What are your personal fitness goals?
Clarifying your goals is very important for deciding the sort of personal trainer (PT) you need. Sometimes, in the past, I’ve only needed a good programme and a bit of motivation, but at other times I’ve had very specific goals which meant I went looking for PTs with specific skills sets. Whatever your needs may be, the relationship you have with a PT must be a good fit, as this person becomes the key to unlocking your potential. Here’s what I look for:
Knowledge and experience
I have worked with PTs who have had very different backgrounds with great outcomes. One woman I worked with had a Level 3 REPs personal training qualification and was suggested to me via word of mouth. She was successful in my sport and clearly understood my training demands and how to deliver a good, periodized training programme. Before meeting her, I worried she might not take me seriously due to my age, but she was very keen on helping me to become a successful master’s athlete. She was bright and fun to be around and I left feeling really motivated for the rest of my training during the week.
After an injury, I chose to rehabilitate with someone who had a strong sports science background and who demonstrated he understood the nature of my injury. While he had not worked with people in my sport before, he consulted with people who had and read up on the training demands. He gave a very clear picture of how we’d overcome my injury with a view to injury prevention in the future, in cooperation with my osteopath. It cost me a lot but it was worth it.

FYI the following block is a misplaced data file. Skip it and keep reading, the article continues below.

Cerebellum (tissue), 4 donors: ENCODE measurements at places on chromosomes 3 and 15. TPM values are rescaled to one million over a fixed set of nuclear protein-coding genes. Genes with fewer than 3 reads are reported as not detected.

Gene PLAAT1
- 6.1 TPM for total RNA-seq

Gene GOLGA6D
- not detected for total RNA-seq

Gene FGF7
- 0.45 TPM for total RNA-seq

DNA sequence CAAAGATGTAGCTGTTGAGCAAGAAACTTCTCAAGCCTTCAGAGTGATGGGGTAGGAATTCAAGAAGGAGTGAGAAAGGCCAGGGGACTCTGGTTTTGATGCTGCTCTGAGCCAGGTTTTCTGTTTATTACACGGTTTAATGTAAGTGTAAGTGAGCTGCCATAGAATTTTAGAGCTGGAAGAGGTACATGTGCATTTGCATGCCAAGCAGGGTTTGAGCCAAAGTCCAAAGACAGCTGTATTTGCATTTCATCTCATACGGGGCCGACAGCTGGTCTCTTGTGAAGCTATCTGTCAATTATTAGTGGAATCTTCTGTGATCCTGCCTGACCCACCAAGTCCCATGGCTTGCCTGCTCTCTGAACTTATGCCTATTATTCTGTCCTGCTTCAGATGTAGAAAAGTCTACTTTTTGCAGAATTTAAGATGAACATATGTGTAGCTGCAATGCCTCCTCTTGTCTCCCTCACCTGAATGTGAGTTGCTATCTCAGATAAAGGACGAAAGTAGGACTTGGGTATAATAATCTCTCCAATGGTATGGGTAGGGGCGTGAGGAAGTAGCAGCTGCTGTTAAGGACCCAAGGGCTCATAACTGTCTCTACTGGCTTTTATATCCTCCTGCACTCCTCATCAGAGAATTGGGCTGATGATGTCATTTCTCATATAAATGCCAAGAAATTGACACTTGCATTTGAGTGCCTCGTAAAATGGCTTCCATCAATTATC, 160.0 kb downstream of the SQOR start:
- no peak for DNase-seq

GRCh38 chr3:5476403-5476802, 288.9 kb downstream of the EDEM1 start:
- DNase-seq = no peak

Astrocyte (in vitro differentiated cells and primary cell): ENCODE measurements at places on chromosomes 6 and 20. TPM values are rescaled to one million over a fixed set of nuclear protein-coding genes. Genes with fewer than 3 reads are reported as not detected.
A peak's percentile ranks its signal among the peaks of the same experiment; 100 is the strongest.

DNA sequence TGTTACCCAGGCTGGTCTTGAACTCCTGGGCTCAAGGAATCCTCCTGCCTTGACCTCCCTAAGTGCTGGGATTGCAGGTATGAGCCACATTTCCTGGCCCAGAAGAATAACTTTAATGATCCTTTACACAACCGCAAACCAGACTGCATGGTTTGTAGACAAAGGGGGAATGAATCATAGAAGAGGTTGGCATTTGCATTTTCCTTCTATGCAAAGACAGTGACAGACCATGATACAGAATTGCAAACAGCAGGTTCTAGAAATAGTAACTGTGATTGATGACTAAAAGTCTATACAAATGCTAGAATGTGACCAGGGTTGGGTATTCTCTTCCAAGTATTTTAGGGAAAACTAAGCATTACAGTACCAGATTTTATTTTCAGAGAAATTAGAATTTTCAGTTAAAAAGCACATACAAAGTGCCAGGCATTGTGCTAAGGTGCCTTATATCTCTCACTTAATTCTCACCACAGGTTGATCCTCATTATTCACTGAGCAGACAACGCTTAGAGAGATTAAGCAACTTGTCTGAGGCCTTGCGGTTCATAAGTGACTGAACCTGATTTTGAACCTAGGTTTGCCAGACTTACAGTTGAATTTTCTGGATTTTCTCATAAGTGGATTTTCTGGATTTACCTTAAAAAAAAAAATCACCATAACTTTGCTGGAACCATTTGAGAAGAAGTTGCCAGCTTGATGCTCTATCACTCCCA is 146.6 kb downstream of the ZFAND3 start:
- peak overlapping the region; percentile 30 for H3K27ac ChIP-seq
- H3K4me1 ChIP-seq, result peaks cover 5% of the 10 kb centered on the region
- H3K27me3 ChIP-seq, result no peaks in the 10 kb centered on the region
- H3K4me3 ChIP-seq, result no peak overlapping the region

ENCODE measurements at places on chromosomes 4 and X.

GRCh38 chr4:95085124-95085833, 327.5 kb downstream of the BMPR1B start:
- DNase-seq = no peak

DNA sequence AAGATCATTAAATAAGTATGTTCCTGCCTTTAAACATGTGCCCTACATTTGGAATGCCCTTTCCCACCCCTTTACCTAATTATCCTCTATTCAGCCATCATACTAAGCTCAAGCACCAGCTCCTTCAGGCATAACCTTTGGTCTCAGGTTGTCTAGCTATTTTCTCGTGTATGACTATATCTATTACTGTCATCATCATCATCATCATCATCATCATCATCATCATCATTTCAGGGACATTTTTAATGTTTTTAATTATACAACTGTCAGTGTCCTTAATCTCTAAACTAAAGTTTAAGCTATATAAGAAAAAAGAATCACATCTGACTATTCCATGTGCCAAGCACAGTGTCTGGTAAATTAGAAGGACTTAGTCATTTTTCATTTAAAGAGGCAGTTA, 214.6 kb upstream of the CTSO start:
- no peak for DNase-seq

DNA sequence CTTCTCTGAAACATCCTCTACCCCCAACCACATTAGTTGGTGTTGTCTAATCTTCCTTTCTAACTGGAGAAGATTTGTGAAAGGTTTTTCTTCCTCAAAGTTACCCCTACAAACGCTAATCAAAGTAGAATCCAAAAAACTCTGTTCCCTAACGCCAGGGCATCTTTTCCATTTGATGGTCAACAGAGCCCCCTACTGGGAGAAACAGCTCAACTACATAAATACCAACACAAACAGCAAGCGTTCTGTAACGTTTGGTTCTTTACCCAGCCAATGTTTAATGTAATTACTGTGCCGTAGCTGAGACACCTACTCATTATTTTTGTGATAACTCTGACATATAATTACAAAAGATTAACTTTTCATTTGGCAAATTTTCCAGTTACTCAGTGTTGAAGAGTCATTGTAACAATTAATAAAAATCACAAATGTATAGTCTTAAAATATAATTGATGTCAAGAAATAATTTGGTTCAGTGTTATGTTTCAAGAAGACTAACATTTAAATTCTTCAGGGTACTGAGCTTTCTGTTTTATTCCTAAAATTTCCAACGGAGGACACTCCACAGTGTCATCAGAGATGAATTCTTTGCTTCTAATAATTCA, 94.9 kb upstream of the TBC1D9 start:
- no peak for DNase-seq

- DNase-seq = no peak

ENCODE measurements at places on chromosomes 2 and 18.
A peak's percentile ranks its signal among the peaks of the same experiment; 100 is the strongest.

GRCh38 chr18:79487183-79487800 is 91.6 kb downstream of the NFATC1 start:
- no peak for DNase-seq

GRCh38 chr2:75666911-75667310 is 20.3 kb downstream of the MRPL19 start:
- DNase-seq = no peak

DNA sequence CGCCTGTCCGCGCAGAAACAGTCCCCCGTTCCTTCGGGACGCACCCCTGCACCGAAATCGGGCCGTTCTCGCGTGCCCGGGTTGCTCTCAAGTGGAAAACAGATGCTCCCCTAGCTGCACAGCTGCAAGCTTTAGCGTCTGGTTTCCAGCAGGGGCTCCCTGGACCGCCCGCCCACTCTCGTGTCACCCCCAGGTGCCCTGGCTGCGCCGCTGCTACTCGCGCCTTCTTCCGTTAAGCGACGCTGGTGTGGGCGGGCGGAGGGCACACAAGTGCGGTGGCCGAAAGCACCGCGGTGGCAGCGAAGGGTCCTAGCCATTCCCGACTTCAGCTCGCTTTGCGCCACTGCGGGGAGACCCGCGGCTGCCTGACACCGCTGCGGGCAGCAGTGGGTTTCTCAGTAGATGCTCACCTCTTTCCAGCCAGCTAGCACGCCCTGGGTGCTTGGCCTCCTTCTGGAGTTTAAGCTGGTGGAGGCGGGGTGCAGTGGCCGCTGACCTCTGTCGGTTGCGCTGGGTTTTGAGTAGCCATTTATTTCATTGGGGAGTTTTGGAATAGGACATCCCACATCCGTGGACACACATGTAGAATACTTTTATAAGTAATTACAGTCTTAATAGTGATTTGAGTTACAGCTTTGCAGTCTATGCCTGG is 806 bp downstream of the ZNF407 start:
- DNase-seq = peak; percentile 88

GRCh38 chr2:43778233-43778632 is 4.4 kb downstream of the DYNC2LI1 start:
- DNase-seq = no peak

Communication and compatibility
You have to work with someone who makes you feel comfortable, confident and motivated. Sometimes it simply comes down to personalities. Whenever I have a consultation with a prospective Personal Trainer, it’s important to me that it’s a person I can talk to easily and who shows a genuine interest in my goals. I don’t want to work with someone who’s just trying to make money out of me or promote a fad. I want someone who’ll champion my goals and be patient and empathetic.
Regardless of their experience and personal skills, you need to be able to find time to work with a Personal Trainer. Working with some Personal Trainers requires a gym membership whereas others are willing to meet you at your home or in local parks. Think about what fits best into your lifestyle. Do you want to workout near your workplace or near home? Do you have the motivation to follow an online programme?
Don’t make assumptions. If money is a bit tight, be open about it with your prospective PT and see what options are available. For example, a Personal Trainer might offer a small group which still allows direct individual support, they might offer a combination of one-to-one support and online support or they might offer a discount for a commitment to multiple sessions. Just talk it out so that you can find a sustainable solution that will enable long-term success.
By Leah Janss Lafond, BodyUK
The above is based on my personal views only and the experiences described above took place before I joined BodyUK in January, 2016. If you’re looking to get into the best shape of your life, please have a chat with Jem Scragg, the Founder of BodyUK, by getting in touch here.